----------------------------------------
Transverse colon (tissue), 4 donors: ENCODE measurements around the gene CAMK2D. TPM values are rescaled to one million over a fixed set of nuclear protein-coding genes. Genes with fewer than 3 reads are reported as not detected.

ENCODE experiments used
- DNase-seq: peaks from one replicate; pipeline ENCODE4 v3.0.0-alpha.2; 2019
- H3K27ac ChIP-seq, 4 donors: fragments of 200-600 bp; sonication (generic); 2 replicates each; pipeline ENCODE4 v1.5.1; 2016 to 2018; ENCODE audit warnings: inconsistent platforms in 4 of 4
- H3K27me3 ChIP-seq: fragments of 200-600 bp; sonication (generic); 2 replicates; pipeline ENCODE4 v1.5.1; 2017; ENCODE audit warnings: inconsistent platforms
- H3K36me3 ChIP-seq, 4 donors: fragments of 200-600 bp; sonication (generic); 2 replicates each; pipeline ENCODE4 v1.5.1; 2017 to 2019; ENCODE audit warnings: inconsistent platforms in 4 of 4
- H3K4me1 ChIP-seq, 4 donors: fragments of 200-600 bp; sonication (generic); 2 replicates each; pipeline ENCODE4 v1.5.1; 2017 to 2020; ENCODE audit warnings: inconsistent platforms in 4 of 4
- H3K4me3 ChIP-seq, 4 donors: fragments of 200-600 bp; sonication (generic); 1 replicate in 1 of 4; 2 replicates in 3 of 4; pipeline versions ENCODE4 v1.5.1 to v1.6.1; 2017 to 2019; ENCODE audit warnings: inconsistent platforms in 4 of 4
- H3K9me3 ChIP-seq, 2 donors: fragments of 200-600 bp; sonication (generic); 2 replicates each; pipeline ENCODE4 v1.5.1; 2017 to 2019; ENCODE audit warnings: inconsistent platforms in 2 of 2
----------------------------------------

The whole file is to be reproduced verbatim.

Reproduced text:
Transverse colon (tissue), 4 donors: ENCODE measurements around the gene CAMK2D. TPM values are rescaled to one million over a fixed set of nuclear protein-coding genes. Genes with fewer than 3 reads are reported as not detected.

ENCODE experiments used
- DNase-seq: peaks from one replicate; pipeline ENCODE4 v3.0.0-alpha.2; 2019
- H3K27ac ChIP-seq, 4 donors: fragments of 200-600 bp; sonication (generic); 2 replicates each; pipeline ENCODE4 v1.5.1; 2016 to 2018; ENCODE audit warnings: inconsistent platforms in 4 of 4
- H3K27me3 ChIP-seq: fragments of 200-600 bp; sonication (generic); 2 replicates; pipeline ENCODE4 v1.5.1; 2017; ENCODE audit warnings: inconsistent platforms
- H3K36me3 ChIP-seq, 4 donors: fragments of 200-600 bp; sonication (generic); 2 replicates each; pipeline ENCODE4 v1.5.1; 2017 to 2019; ENCODE audit warnings: inconsistent platforms in 4 of 4
- H3K4me1 ChIP-seq, 4 donors: fragments of 200-600 bp; sonication (generic); 2 replicates each; pipeline ENCODE4 v1.5.1; 2017 to 2020; ENCODE audit warnings: inconsistent platforms in 4 of 4
- H3K4me3 ChIP-seq, 4 donors: fragments of 200-600 bp; sonication (generic); 1 replicate in 1 of 4; 2 replicates in 3 of 4; pipeline versions ENCODE4 v1.5.1 to v1.6.1; 2017 to 2019; ENCODE audit warnings: inconsistent platforms in 4 of 4
- H3K9me3 ChIP-seq, 2 donors: fragments of 200-600 bp; sonication (generic); 2 replicates each; pipeline ENCODE4 v1.5.1; 2017 to 2019; ENCODE audit warnings: inconsistent platforms in 2 of 2